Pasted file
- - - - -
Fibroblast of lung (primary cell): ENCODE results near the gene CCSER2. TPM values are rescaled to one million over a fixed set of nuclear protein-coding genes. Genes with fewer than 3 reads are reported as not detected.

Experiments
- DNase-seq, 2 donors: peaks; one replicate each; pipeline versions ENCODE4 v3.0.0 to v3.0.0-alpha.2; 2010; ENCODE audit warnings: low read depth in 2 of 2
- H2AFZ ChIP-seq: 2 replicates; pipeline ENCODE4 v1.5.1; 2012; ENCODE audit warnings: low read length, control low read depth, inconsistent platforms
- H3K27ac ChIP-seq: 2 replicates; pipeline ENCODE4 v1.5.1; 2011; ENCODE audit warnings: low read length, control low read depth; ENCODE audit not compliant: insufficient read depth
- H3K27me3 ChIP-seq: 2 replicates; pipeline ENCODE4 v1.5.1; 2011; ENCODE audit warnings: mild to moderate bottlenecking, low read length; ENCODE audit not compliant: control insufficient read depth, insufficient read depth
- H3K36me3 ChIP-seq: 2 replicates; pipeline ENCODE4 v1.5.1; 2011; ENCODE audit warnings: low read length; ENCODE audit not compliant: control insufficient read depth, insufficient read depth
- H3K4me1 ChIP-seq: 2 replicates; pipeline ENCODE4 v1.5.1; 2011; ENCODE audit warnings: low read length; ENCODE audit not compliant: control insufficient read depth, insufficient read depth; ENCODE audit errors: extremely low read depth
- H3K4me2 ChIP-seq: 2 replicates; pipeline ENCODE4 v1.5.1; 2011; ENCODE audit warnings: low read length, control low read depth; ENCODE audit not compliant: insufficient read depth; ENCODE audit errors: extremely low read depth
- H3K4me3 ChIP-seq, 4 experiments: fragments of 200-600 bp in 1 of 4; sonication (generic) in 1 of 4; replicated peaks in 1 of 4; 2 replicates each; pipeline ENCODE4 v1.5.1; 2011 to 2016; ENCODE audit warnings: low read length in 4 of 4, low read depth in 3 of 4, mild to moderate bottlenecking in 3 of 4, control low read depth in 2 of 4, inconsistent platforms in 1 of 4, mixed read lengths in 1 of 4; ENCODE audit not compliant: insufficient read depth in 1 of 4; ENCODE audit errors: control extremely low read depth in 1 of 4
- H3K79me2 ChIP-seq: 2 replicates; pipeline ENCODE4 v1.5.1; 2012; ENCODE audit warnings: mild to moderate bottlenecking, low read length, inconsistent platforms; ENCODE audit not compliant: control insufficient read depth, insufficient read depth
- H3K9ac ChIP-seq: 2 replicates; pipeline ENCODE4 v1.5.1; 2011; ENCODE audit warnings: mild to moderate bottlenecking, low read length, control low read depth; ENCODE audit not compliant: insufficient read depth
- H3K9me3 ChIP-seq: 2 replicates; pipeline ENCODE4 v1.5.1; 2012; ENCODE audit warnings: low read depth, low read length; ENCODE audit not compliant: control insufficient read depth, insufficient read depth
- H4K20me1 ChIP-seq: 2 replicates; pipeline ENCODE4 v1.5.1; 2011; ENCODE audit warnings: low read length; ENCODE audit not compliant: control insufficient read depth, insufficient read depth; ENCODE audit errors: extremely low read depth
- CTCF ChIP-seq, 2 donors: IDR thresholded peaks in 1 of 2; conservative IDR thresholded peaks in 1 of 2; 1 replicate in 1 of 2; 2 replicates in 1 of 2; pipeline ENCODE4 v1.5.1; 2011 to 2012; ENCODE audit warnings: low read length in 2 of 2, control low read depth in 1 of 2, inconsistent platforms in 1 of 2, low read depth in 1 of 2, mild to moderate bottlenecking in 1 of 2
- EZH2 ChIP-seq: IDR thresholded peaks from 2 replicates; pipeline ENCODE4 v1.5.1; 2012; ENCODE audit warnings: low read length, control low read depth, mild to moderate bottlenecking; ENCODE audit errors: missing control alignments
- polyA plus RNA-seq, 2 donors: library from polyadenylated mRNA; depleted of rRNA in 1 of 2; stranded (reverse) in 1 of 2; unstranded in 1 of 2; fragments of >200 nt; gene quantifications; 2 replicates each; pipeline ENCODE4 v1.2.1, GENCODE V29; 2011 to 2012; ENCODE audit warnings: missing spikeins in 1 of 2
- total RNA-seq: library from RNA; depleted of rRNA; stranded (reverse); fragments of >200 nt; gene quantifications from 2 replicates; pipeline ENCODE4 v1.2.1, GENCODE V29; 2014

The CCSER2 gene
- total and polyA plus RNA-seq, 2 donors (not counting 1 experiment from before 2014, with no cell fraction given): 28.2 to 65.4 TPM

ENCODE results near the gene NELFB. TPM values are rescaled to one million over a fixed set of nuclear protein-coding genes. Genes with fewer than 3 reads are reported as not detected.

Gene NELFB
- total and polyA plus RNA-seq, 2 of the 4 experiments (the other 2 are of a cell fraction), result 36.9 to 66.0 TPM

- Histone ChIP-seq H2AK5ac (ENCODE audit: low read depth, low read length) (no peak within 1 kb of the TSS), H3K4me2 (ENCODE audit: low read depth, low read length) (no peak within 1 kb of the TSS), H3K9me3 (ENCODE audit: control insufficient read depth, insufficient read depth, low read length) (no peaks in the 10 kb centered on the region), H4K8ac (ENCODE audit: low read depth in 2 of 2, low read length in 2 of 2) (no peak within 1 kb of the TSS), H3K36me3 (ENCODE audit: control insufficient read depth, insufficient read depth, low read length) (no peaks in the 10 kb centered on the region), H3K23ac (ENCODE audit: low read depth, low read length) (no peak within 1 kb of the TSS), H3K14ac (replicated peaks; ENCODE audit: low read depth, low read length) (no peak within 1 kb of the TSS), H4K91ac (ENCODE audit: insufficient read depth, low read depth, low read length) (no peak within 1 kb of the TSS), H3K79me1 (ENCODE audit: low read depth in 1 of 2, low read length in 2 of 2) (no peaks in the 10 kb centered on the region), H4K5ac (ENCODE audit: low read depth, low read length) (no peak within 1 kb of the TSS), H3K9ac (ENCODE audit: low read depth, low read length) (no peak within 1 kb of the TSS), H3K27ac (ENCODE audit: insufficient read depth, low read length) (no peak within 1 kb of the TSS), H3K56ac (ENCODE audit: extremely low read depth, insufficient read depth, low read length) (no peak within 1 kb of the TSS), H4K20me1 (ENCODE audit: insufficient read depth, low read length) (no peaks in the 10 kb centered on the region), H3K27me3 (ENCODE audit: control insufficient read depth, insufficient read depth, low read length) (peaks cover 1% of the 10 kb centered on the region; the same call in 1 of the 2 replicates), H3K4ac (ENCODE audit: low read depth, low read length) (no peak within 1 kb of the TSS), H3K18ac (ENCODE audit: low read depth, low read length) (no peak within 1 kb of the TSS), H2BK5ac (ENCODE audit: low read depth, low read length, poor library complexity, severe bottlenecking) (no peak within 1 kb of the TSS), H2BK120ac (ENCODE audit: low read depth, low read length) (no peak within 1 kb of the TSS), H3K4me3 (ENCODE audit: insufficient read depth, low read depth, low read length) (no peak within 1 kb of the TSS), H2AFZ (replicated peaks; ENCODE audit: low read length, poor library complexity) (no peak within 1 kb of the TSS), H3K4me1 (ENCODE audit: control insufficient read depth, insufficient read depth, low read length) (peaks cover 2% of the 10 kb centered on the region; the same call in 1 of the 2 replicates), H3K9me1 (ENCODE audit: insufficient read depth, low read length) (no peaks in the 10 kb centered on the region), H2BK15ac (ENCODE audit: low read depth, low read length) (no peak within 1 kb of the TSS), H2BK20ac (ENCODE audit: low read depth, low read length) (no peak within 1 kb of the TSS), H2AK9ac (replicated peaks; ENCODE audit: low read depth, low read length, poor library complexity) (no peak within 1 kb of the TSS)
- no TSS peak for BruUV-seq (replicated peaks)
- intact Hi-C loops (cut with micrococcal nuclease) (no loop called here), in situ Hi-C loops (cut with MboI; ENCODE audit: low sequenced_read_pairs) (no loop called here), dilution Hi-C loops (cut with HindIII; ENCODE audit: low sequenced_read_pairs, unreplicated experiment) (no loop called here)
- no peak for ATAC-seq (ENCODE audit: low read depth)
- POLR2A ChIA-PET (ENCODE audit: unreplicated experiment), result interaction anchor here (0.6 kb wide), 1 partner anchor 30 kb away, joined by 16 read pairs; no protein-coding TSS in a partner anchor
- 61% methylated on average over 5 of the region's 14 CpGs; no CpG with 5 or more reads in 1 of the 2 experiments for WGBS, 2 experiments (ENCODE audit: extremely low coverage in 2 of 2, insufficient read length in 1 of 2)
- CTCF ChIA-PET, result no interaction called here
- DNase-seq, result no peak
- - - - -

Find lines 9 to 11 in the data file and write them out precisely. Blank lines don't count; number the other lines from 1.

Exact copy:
- H3K4me2 ChIP-seq: 2 replicates; pipeline ENCODE4 v1.5.1; 2011; ENCODE audit warnings: low read length, control low read depth; ENCODE audit not compliant: insufficient read depth; ENCODE audit errors: extremely low read depth
- H3K4me3 ChIP-seq, 4 experiments: fragments of 200-600 bp in 1 of 4; sonication (generic) in 1 of 4; replicated peaks in 1 of 4; 2 replicates each; pipeline ENCODE4 v1.5.1; 2011 to 2016; ENCODE audit warnings: low read length in 4 of 4, low read depth in 3 of 4, mild to moderate bottlenecking in 3 of 4, control low read depth in 2 of 4, inconsistent platforms in 1 of 4, mixed read lengths in 1 of 4; ENCODE audit not compliant: insufficient read depth in 1 of 4; ENCODE audit errors: control extremely low read depth in 1 of 4
- H3K79me2 ChIP-seq: 2 replicates; pipeline ENCODE4 v1.5.1; 2012; ENCODE audit warnings: mild to moderate bottlenecking, low read length, inconsistent platforms; ENCODE audit not compliant: control insufficient read depth, insufficient read depth